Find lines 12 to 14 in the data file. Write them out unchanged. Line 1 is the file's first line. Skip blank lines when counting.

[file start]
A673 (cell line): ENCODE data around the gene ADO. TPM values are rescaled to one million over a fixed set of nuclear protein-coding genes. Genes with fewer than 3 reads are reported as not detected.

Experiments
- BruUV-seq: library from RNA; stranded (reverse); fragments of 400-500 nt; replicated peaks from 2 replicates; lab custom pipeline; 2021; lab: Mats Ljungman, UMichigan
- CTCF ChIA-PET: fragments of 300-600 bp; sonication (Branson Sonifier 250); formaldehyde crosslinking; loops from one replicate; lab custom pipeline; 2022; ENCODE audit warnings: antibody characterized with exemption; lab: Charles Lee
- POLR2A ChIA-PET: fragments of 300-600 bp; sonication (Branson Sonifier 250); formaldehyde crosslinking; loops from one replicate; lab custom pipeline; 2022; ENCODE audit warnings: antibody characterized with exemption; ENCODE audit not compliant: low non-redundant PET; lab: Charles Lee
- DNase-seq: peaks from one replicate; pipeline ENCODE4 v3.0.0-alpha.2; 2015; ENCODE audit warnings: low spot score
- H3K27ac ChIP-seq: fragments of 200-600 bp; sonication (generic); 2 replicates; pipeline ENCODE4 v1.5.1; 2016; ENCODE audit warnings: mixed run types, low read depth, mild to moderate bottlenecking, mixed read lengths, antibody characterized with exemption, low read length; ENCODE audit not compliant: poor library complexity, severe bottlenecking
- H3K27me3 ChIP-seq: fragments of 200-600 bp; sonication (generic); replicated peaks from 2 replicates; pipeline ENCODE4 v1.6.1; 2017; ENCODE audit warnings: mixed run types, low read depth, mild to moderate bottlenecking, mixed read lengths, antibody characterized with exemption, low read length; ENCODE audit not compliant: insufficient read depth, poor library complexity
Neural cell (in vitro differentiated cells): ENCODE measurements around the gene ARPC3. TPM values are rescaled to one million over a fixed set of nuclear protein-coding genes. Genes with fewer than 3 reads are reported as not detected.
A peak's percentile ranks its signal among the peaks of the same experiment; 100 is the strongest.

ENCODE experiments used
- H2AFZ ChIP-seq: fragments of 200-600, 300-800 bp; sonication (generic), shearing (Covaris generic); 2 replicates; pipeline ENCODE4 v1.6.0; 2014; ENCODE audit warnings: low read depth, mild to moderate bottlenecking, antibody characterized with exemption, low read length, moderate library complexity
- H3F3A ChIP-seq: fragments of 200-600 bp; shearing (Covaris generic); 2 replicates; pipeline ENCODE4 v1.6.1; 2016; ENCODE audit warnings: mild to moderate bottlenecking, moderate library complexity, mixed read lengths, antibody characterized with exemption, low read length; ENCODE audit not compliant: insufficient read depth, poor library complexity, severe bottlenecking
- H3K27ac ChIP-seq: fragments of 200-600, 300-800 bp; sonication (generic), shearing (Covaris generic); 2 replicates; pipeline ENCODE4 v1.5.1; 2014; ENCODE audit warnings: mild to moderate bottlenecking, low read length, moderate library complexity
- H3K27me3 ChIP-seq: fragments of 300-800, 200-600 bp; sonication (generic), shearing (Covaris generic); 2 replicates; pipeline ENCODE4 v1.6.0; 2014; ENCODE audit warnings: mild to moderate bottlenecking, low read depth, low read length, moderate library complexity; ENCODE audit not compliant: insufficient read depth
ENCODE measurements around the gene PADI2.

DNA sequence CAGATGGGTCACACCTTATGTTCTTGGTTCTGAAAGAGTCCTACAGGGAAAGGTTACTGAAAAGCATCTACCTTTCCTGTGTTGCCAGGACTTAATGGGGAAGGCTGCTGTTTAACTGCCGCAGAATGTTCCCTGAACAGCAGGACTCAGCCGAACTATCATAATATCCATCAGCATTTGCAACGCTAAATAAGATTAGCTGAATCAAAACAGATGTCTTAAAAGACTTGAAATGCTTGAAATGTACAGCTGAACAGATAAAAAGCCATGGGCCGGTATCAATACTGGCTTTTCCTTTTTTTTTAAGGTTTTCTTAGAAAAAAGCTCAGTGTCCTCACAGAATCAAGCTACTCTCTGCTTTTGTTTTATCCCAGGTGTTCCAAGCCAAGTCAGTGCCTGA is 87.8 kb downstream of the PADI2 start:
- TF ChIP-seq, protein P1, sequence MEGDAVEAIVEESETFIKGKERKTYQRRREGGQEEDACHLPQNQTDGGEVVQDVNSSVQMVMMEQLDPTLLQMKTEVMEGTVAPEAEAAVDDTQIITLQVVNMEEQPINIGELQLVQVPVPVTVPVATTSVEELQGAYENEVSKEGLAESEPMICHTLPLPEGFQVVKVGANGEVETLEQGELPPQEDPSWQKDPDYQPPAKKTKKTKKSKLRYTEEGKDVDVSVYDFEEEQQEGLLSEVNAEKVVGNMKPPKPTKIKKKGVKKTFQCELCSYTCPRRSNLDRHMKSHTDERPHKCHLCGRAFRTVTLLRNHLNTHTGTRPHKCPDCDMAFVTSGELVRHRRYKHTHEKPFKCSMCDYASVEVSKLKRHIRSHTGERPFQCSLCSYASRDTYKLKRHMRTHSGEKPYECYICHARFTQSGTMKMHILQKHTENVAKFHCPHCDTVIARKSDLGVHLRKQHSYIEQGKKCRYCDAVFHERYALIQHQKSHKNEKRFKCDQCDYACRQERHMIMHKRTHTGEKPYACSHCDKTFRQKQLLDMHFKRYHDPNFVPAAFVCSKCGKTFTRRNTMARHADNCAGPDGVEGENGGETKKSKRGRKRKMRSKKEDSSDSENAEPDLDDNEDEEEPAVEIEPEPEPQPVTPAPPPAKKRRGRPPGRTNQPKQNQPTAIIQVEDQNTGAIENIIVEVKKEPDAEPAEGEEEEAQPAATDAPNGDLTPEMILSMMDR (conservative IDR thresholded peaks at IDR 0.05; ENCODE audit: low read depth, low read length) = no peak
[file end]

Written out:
- H2AFZ ChIP-seq: fragments of 200-600, 300-800 bp; sonication (generic), shearing (Covaris generic); 2 replicates; pipeline ENCODE4 v1.6.0; 2014; ENCODE audit warnings: low read depth, mild to moderate bottlenecking, antibody characterized with exemption, low read length, moderate library complexity
- H3F3A ChIP-seq: fragments of 200-600 bp; shearing (Covaris generic); 2 replicates; pipeline ENCODE4 v1.6.1; 2016; ENCODE audit warnings: mild to moderate bottlenecking, moderate library complexity, mixed read lengths, antibody characterized with exemption, low read length; ENCODE audit not compliant: insufficient read depth, poor library complexity, severe bottlenecking
- H3K27ac ChIP-seq: fragments of 200-600, 300-800 bp; sonication (generic), shearing (Covaris generic); 2 replicates; pipeline ENCODE4 v1.5.1; 2014; ENCODE audit warnings: mild to moderate bottlenecking, low read length, moderate library complexity